Marc-Andre has been the face of the franchise. We talked about our team not having any real stars that first year, but Marc-Andre was the exception to that with his pedigree as a player and as a person. During his time in Pittsburgh, he won three Stanley Cups and gained universal respect around the entire NHL. He played so well and was such a great personality in terms of a new franchise in a new city and everything that goes along with him as a person and his tremendous level of play. He was simply amazing for us that first year going to the Stanley Cup Final. His play through the regular season and playoffs was the difference for our team and he's been the face of the franchise since the day we got here.
Marc was a part of this because of the situation in Pittsburgh where they had two really good goalies in Matt Murray, who of course remains the No. 1 goalie in Pittsburgh, and Marc-Andre who had been the No. 1 goalie in Pittsburgh for many years. These were discussions that were held along that way that made sense for Marc and for Pittsburgh and for us. It's interesting how people would perhaps forget that had Pittsburgh been forced to trade Marc-Andre Fleury at the trade deadline of that 2016-17 season, which likely would have been a consideration for them, they would have missed his play during the postseason. He ended up being the starting goalie in the playoffs and he picked up the first nine wins for the Penguins in their run to the Stanley Cup.
Mark Stone was a trade deadline acquisition in year two. From that day on, he's done nothing but perform at a tremendously high level. He's a player that we knew really well that, whatever metrics you want to use to evaluate a player, he's elite. As our fans who get to see him night in and night out and people get to watch his game, he just does so many things well. There are very few players in the NHL that have the effect on the game when they're on the ice that he does. In Ottawa last year, they were in a situation where they had a younger team and had a tougher time, but his game was still at an elite level and the players that played with him would flourish. We've seen that during his time with our team. We were able to acquire him and extend him for eight years and he's a great player. He's one of the best two-way players in the game.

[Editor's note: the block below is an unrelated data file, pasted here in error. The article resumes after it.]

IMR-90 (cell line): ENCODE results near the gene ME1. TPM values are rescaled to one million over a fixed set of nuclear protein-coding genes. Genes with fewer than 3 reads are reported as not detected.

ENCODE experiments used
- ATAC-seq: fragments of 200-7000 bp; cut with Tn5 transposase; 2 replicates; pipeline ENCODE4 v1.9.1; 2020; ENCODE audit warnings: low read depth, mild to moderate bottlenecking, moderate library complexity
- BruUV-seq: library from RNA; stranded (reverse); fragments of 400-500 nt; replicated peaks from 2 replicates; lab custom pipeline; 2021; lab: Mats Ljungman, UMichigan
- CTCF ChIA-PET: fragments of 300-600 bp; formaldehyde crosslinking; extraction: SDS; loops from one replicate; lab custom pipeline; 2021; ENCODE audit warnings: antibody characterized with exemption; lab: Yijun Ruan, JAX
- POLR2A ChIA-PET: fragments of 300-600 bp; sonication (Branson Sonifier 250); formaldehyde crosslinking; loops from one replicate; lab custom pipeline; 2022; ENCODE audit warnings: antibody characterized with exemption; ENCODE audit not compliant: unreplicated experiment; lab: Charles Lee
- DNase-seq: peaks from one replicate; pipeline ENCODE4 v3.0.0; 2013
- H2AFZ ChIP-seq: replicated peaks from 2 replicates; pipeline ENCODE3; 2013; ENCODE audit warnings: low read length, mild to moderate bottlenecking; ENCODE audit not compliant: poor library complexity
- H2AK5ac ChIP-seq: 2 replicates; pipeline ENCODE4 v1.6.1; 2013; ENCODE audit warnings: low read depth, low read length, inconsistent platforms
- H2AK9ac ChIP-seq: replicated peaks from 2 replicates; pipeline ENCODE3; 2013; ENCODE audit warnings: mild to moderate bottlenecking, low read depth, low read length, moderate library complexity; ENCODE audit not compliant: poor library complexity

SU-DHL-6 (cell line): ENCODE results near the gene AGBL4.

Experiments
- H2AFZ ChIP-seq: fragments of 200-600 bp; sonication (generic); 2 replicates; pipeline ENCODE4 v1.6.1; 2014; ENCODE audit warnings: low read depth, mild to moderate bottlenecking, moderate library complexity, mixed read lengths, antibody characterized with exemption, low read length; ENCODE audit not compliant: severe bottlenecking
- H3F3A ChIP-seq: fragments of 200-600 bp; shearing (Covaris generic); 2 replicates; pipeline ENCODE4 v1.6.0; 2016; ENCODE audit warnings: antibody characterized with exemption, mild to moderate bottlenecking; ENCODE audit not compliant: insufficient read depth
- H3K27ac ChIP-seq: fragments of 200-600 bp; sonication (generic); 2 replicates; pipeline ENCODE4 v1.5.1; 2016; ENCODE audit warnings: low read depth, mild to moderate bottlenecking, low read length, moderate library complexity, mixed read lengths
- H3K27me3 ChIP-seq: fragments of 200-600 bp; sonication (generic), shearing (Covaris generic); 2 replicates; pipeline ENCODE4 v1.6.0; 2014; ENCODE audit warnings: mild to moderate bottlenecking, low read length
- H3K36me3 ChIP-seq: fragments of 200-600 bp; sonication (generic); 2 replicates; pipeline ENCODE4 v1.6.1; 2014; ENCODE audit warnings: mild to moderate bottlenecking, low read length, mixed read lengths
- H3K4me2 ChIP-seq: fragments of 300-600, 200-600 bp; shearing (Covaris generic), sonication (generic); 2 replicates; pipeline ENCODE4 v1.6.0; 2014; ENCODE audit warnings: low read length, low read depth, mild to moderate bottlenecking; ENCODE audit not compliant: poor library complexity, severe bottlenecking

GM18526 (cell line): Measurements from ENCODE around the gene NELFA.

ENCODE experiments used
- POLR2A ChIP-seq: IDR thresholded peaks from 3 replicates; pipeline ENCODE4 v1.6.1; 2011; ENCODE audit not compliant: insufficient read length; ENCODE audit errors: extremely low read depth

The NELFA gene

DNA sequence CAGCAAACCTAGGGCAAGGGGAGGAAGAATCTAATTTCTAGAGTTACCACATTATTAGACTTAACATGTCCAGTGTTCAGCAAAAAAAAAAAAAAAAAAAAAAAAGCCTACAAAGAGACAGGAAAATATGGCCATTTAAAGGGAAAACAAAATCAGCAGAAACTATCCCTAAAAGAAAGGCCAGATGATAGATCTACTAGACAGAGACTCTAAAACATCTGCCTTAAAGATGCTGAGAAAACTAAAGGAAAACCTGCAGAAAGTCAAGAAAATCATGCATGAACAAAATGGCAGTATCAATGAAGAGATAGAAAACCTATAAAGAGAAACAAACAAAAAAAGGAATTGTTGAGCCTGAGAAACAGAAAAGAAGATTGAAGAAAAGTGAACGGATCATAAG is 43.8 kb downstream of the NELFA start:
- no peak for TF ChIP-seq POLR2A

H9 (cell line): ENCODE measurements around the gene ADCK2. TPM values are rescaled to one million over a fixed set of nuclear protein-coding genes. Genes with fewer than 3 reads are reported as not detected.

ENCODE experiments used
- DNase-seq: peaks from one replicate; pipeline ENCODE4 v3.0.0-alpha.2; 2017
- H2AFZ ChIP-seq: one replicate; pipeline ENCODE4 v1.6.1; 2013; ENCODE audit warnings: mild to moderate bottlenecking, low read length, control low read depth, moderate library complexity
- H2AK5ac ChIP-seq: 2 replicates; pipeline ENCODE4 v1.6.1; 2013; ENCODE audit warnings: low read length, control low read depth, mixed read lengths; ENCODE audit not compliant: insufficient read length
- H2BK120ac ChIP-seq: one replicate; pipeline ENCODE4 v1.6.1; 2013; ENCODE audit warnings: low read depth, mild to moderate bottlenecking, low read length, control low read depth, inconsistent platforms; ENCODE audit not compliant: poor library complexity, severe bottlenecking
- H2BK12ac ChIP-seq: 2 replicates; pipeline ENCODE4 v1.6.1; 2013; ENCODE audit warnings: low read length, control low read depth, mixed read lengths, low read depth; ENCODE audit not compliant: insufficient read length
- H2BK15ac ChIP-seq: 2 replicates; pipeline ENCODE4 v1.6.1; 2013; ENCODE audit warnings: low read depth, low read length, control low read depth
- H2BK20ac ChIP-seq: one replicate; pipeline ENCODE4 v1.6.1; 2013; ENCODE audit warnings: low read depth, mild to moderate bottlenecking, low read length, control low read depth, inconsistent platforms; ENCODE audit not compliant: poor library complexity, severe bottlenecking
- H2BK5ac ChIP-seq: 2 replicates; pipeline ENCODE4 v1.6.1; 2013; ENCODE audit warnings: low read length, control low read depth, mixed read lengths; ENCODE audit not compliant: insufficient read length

Max has enjoyed a great season. He would have had career-bests in goals, assists and points if we were playing hockey right now. It's interesting that we talk about Mark and Max back-to-back because at the trade deadline last year when we acquired Mark Stone, he had had a long-standing rivalry with Max because Mark was in Ottawa and Max was in Montreal which is a real good rivalry in the NHL. From the day that Mark was acquired, Max and Mark have played together and have really played well. Max's game has gone to a higher level since the acquisition of Mark, but for Max, I think coming back for his second year with our team as opposed to being a little bit unsettled when we acquired him during training camp goes a long way. We had camp going on at City National Arena during the time of the trade. When you move your wife and four kids to a new city and a new team, it takes a while to settle in. In the playoffs last year, he was tremendous. This year, he was in great shape and was ready to go and has played well. For me, he's contributed in a lot of areas that aren't measured by just goals and assists. Obviously he's an offensive player, and that's a big part of his game, but I think he's really worked hard to be a two-way player and he's been a really important player to our team this season.
Nobody benefitted more from the Expansion Draft than William Karlsson. He's been our top center since the day he got here, and it's interesting when you look at it and it all kind of makes sense now. I think when we started the year that season, he was playing left wing, and nobody was sure where anybody would fit yet at that time. But he quickly found a home between Reilly Smith and Jonathan Marchessault where he's played the bulk of his time as a Golden Knight. He went from six goals in Columbus to 43 that first year that he played with us. He settled in to being one of the top two-way centers in the game. He's been extended on a long-term contract. He's a core player in our organization. You almost refer to Reilly Smith and William Karlsson interchangeably because they're so reliable and so low maintenance. They're not guys you have to spend a lot of time with, or make sure they're in a good frame of mind or they're playing with the right players or they're in the right situations. You just throw those guys over the boards and they go and do great work. Another guy, like Reilly, William is a great penalty killer. Just a really valuable player and one of the top two-way centers in the game.